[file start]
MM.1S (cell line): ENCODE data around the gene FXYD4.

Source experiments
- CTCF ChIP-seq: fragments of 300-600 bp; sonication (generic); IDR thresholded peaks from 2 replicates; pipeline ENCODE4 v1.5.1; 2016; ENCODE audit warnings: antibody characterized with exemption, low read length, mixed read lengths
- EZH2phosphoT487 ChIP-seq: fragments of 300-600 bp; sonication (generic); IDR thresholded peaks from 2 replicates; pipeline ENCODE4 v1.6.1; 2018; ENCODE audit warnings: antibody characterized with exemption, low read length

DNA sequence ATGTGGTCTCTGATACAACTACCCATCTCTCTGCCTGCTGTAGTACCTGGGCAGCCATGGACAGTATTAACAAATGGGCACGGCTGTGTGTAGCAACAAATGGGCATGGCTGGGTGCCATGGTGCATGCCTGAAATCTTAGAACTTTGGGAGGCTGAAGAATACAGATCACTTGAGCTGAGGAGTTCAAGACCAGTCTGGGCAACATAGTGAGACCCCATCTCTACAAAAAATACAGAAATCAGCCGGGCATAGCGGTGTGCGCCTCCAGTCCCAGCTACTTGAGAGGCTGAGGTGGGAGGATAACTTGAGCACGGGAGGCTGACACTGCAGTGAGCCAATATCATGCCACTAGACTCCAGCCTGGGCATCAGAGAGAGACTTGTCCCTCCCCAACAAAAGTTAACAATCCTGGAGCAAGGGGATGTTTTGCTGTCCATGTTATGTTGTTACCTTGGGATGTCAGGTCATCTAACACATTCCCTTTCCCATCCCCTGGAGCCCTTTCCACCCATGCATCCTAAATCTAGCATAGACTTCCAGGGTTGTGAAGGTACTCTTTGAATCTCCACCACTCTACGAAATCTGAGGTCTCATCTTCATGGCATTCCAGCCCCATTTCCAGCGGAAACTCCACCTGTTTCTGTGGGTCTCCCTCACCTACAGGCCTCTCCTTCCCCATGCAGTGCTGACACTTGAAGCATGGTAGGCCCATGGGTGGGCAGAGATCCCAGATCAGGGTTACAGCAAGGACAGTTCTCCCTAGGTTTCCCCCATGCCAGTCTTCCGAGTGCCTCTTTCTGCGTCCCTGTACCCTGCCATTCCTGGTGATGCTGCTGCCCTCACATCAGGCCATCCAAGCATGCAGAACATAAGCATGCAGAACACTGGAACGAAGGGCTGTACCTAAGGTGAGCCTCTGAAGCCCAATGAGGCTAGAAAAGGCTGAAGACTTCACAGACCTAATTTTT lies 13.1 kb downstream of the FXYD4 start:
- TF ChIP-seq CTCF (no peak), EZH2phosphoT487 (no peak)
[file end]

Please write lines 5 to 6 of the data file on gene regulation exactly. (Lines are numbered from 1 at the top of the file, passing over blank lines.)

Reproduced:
DNA sequence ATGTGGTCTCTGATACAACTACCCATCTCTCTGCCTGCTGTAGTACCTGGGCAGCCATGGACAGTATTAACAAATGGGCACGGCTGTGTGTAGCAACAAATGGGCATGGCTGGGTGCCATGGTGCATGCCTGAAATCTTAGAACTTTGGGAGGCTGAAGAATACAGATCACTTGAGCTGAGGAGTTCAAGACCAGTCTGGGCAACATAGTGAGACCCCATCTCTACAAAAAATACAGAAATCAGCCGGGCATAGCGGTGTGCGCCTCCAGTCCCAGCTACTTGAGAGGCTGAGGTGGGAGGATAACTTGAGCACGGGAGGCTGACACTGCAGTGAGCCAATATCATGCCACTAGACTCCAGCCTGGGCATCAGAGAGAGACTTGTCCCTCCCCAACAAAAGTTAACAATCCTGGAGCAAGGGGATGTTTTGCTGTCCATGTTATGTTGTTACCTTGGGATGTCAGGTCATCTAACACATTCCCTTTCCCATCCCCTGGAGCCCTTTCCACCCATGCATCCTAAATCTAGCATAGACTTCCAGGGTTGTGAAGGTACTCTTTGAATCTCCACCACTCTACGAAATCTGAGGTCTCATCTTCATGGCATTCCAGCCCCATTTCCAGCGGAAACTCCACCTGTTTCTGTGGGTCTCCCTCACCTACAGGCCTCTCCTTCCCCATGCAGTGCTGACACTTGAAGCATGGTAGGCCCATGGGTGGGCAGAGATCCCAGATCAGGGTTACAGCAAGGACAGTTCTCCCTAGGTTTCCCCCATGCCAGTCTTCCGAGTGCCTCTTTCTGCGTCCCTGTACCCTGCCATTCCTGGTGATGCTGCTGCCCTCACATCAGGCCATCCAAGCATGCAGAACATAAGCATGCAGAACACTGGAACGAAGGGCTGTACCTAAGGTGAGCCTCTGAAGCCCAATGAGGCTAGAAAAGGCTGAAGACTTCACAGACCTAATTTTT lies 13.1 kb downstream of the FXYD4 start:
- TF ChIP-seq CTCF (no peak), EZH2phosphoT487 (no peak)